Community-scale Renewable Energy

Our energy system is changing, and the public are keen for more local involvement and increased opportunities for practical action on climate change. This is all part of a wider trend towards “distributed energy” – a move away from the old model of large coal and gas-burning power stations that send electricity to us via centralised transmission networks – to a system dominated by smaller-scale low carbon generators. 

For a few years from 2010 the community sector briefly grew rapidly.  Then, from 2015, government policy changes and funding cuts resulted in a steep decline in new schemes. Now, in 2020, the falling costs of renewables, improvements in battery storage and the prospect of selling electricity locally are giving new life to community energy projects. The animation below from Power for People illustrates  the huge potential of clean community energy that would be unlocked if the right for communities to purchase locally generated power became law.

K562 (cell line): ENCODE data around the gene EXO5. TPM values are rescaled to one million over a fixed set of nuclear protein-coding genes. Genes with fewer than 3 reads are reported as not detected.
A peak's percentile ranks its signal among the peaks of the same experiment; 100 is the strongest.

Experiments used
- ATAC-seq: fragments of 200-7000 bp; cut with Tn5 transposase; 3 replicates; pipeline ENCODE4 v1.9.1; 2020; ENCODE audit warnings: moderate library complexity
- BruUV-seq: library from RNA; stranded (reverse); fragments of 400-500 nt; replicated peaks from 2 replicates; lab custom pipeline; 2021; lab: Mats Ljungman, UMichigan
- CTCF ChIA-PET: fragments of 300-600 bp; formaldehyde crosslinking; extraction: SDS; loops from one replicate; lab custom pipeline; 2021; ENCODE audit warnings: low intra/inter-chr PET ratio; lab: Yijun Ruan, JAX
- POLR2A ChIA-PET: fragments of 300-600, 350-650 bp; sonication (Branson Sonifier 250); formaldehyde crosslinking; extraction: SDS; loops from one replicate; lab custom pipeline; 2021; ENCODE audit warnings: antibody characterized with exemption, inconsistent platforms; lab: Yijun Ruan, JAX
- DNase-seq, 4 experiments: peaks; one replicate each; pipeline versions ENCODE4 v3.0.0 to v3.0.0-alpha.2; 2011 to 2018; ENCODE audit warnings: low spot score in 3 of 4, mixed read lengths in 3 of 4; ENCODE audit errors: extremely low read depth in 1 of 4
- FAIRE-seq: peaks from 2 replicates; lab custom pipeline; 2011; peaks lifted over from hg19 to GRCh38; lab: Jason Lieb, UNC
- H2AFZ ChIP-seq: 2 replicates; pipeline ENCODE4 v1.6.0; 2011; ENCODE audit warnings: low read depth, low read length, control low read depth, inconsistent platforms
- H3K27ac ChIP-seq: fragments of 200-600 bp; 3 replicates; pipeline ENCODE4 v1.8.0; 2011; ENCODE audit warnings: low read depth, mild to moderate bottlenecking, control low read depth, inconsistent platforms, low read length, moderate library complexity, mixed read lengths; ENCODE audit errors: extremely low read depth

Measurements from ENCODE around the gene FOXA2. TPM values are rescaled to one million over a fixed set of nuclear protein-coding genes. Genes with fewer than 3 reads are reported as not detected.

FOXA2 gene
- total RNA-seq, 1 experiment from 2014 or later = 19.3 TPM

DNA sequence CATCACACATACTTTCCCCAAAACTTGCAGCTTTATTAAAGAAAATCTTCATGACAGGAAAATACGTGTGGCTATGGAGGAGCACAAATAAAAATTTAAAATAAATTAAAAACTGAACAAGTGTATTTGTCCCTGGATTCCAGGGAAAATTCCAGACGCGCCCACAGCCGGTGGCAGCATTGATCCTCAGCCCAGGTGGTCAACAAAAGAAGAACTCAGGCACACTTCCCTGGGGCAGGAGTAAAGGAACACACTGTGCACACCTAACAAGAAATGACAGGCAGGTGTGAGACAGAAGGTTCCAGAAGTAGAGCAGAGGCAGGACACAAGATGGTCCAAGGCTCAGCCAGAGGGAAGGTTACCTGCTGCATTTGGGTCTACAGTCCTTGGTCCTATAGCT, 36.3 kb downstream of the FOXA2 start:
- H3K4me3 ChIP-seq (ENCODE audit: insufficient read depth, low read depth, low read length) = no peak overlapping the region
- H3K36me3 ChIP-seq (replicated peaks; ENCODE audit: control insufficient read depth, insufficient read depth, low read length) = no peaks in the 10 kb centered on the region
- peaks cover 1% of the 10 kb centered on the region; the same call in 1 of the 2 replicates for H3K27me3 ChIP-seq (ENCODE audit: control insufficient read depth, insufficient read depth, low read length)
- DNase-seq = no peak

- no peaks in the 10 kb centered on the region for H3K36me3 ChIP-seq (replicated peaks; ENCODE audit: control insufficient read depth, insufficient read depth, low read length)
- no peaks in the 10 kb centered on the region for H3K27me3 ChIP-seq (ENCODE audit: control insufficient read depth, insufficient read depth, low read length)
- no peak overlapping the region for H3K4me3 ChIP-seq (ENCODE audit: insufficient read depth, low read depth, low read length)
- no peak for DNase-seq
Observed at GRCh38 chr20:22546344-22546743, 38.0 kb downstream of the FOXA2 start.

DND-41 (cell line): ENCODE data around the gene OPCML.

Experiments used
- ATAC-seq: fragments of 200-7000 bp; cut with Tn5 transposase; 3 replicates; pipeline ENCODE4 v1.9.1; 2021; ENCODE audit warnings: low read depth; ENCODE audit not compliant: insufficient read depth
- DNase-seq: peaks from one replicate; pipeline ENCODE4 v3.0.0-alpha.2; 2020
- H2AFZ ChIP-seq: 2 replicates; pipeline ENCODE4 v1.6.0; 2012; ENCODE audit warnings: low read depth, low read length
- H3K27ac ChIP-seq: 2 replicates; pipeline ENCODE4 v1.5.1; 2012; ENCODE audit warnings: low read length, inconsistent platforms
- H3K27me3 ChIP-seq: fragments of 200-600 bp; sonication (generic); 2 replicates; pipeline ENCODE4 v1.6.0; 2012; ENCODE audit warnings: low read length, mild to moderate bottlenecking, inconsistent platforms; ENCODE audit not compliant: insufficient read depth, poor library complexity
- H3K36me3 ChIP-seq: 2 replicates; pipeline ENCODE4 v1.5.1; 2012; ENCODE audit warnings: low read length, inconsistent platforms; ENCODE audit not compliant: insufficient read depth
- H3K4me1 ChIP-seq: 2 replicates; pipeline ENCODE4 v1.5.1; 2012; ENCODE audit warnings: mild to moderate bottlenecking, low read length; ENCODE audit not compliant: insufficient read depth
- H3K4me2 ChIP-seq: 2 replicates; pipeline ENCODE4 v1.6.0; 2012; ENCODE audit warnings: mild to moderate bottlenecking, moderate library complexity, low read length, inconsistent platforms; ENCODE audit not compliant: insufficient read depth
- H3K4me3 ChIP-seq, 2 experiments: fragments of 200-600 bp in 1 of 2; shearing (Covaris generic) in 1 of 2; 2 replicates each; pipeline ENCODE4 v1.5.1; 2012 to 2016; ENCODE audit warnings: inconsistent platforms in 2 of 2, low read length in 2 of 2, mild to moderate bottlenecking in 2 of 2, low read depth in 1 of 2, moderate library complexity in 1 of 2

Community-scale projects can range from a solar PV system on a school or church roof to farm-based biogas, wind or solar projects. Today, community buildings, farmers and other landowners currently host over half of the UK’s solar power – enough to supply the annual energy needs of over 1.5 million homes. 

Because of the special nature of our local natural environment, community-scale projects are a sensitive issue. Proposals will need to undergo comprehensive analysis and community consultation to make sure that their impacts are not excessive in terms of visual amenity or environmental harm.

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Solar PV for Homes

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Energy Efficiency

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Community-scale Renewable Energy

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Electric vehicles

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Measure Your Footprint

Reduce, reuse, recycle

Reduce, reuse, recycle